Re: Binding Arbitration Bill Made Public

This is the current language in Rhode Island law on the right of public school teachers to strike…

“Certified School Teachers’ Arbitration”, 28-9.3-1(b) It is declared to be the public policy of this state to accord to certified public school teachers the right to organize, to be represented, to negotiate professionally, and to bargain on a collective basis with school committees covering hours, salary, working conditions, and other terms of professional employment; provided, that nothing contained in this chapter shall be construed to accord to certified public school teachers the right to strike.
This is the proposed language in the binding arbitration bill being heard in House and Senate committee hearings today…
28-9.3-9.2 Conduct of teachers during arbitration — Proceedings — (a) No certified public school teacher shall participate in a strike.
There is very little difference.
The deal being offered to RI taxpayers is that, in return for being stripped of their rights to have democratically accountable representatives determine how money is to be spent on public schools, they will receive absolutely nothing. This is, of course, what RI teachers’ unions refer to as taking a “bargaining” position in good faith.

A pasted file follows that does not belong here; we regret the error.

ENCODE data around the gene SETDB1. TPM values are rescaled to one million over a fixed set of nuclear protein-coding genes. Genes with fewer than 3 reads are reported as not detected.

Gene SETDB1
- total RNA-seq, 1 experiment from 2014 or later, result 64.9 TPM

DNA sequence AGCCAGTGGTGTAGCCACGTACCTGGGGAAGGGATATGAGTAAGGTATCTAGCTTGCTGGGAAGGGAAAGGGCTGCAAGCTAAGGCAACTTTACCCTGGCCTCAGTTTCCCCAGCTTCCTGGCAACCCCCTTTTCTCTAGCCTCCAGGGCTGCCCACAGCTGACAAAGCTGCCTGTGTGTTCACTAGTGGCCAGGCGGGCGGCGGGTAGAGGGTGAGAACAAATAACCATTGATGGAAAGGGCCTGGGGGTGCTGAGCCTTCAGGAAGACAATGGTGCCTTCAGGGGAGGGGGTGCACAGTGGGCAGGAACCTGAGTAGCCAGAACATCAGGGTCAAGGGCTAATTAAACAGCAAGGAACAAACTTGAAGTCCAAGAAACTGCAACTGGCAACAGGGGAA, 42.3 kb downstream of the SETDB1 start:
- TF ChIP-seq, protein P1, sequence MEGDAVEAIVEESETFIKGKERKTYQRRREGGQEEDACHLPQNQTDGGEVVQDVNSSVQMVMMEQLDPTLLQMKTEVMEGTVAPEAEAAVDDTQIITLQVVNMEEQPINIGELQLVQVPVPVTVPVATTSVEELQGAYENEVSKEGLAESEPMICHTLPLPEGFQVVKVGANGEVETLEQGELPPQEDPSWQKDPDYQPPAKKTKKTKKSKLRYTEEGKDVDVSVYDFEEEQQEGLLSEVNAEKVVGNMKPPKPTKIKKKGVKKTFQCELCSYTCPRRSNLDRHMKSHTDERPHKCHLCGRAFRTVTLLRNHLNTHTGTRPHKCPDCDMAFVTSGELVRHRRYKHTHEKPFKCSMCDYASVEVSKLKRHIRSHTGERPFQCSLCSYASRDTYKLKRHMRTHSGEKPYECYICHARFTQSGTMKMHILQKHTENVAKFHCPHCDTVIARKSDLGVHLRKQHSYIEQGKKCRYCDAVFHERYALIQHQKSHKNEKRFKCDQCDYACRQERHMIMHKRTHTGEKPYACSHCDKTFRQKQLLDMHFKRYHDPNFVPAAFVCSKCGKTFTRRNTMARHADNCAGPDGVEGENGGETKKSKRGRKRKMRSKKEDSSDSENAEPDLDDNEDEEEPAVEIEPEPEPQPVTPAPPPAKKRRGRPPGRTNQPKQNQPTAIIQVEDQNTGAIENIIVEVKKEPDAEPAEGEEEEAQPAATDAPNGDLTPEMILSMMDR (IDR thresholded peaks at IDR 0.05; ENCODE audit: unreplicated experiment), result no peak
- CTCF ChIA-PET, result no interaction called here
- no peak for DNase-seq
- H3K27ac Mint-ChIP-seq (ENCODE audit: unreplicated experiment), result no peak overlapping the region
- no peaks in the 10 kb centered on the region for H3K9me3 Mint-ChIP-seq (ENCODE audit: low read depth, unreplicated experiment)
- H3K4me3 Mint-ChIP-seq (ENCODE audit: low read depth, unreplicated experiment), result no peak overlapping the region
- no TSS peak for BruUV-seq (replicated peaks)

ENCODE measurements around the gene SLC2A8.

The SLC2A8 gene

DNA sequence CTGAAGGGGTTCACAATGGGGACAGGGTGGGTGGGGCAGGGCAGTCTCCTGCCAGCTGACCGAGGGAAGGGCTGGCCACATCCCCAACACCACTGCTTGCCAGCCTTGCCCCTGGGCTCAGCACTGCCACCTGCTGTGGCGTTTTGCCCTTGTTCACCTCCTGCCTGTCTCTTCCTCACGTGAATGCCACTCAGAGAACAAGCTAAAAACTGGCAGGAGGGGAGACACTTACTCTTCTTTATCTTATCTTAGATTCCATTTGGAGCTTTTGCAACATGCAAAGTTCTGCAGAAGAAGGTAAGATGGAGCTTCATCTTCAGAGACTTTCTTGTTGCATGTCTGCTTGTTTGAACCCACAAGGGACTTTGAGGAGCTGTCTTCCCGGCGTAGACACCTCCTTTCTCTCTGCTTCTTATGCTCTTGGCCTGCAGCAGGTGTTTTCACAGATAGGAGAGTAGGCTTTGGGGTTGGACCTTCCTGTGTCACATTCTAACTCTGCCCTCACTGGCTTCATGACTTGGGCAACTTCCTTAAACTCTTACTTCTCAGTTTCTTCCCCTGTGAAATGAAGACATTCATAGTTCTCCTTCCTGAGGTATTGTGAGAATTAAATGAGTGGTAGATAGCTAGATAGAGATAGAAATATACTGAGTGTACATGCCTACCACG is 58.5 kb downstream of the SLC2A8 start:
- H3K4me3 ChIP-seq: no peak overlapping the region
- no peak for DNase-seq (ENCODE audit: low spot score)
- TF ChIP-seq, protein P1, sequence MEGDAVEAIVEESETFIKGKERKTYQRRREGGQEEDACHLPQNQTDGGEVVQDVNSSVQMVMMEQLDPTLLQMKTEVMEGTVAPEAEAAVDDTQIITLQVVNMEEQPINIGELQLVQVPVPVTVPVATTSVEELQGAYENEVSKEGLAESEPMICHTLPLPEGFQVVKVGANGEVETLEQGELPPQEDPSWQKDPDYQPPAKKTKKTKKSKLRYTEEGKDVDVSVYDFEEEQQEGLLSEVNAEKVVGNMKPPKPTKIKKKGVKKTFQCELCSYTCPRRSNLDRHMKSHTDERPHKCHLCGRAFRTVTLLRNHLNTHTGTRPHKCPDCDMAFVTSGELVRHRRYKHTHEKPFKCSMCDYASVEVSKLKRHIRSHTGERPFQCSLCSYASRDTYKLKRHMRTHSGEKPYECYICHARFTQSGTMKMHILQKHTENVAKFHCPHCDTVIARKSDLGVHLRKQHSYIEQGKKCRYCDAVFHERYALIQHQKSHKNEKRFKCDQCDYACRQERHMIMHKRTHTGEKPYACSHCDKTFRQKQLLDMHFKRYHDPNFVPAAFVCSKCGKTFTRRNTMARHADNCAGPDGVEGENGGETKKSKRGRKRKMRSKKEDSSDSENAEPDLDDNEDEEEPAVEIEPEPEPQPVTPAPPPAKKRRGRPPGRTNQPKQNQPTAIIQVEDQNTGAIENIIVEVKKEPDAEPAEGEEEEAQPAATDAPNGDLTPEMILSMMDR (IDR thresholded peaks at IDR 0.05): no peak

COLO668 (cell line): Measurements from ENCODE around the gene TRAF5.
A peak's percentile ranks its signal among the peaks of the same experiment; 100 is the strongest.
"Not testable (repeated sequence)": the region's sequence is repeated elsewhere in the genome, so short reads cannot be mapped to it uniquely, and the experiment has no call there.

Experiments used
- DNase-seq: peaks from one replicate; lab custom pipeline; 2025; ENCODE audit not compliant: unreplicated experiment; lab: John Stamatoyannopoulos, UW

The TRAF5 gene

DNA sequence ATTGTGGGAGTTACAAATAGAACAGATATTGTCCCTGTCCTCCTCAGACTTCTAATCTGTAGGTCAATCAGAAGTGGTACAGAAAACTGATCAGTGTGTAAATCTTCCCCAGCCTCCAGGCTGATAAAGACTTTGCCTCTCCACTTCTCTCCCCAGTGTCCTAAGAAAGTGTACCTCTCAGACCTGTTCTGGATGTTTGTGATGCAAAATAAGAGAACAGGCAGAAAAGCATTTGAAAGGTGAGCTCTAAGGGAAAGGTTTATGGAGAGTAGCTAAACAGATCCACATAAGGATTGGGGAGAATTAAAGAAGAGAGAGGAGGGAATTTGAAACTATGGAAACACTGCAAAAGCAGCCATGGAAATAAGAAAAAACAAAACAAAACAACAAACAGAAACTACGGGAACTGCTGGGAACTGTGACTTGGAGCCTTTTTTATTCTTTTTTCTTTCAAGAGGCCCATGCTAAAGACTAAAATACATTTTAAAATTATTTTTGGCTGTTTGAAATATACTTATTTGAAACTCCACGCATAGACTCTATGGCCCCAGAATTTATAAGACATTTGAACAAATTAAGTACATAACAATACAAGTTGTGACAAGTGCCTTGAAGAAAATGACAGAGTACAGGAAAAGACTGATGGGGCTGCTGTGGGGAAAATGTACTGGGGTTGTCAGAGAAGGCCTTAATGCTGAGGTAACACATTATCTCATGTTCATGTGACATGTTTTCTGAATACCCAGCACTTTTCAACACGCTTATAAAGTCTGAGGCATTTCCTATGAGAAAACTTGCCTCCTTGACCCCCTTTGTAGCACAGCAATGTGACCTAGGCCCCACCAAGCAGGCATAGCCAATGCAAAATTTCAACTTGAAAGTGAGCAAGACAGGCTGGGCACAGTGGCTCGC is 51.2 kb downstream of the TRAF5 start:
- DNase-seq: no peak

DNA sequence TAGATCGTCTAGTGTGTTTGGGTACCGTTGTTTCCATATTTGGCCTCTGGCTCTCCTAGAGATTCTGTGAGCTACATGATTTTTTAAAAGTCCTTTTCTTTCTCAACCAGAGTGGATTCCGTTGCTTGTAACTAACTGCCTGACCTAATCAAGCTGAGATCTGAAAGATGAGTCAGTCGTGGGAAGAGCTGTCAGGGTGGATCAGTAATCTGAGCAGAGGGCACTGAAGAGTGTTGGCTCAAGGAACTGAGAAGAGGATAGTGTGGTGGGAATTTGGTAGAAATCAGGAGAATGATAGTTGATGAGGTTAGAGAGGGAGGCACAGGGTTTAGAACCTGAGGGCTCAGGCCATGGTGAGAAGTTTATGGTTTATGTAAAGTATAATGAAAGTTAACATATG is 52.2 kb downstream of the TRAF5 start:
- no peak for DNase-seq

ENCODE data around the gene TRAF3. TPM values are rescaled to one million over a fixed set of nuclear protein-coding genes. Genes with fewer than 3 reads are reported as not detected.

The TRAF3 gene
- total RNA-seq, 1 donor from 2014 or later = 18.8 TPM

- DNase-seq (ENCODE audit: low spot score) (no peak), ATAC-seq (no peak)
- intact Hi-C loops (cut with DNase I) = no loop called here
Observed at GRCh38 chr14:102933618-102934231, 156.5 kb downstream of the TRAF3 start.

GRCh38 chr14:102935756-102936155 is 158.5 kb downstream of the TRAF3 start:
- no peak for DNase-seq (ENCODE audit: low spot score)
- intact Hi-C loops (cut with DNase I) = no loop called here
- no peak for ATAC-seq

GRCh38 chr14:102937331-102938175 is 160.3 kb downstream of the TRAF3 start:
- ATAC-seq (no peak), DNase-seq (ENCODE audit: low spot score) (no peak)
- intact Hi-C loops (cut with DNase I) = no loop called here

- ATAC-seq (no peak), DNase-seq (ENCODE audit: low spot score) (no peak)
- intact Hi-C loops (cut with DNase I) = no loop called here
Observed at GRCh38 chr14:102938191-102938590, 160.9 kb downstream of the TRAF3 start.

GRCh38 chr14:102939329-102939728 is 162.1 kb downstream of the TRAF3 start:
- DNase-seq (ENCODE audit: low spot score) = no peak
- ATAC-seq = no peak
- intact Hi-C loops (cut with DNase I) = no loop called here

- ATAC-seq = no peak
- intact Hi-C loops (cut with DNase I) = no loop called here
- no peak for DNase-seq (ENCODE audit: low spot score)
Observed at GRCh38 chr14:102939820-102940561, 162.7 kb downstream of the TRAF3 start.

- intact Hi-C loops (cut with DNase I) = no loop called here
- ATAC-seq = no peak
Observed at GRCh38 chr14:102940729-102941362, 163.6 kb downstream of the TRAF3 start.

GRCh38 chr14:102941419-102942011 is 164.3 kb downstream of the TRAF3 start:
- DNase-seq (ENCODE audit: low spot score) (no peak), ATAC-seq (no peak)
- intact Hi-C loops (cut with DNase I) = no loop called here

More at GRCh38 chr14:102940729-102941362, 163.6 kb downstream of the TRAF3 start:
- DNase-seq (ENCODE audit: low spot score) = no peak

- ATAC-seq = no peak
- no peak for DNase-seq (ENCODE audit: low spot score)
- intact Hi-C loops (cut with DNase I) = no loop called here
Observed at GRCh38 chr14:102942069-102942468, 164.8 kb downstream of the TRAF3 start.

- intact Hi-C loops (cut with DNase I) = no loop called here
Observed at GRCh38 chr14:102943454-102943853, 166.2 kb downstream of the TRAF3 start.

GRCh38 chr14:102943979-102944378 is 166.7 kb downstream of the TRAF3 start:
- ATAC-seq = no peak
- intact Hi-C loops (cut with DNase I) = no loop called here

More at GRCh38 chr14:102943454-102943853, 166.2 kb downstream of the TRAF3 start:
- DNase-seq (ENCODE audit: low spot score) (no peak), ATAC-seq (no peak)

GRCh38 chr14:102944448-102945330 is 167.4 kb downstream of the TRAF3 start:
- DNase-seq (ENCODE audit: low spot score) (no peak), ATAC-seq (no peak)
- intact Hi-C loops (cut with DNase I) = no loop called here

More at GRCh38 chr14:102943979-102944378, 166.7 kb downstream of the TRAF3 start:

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Patrick
Patrick
11 years ago

I say let the teachers strike when they have an expired contract. And in return, a school district may choose to not rehire the entire group of them.

OldTimeLefty
11 years ago

Charter schools are taxpayer-funded schools that are overseen by their own independent boards. Because of their independence, they are allowed to do things that traditional public schools cannot do. With that freedom, charter schools have become the academic holy grail for parents looking to find the best and safest schooling options for their children. But the system’s lack of oversight has also created problems. In recent years, there have been investigations in states, including California, Texas, Ohio and Pennsylvania, which found charter school CEOs taking money from their own schools, putting unqualified relatives on their payrolls and engaging in other questionable activities. In Philadelphia’s charter school system, 19 of the 74 (26%) charter schools operating in the city are under investigation for fraud, financial mismanagement and conflicts of interest. both the founding CEO of Philadelphia Academy Charter School and his successor were charged with stealing almost $1 million from the school’s coffers, including money students had collected for a Toys for Tots campaign. The two men — one of whom had only a high school education — also allegedly engaged in questionable real estate deals. As a result, the high school paid rent money for its facilities directly to them. “They charged really high rental rates for the school to use the building and then they accumulated money through the higher rates,” she says. “They were using taxpayer money that was supposed to go to the school for other purposes.” Philadelphia Academy Charter School wasn’t the only charter school in Philadelphia with ethical and financial problems. “We’ve had cases here where large numbers of family members are on the payroll and [other instances where there were] contracts awarded to relatives and friends that include leases on luxury cars,” she says. “Part of the problem that we have found is that… Read more »

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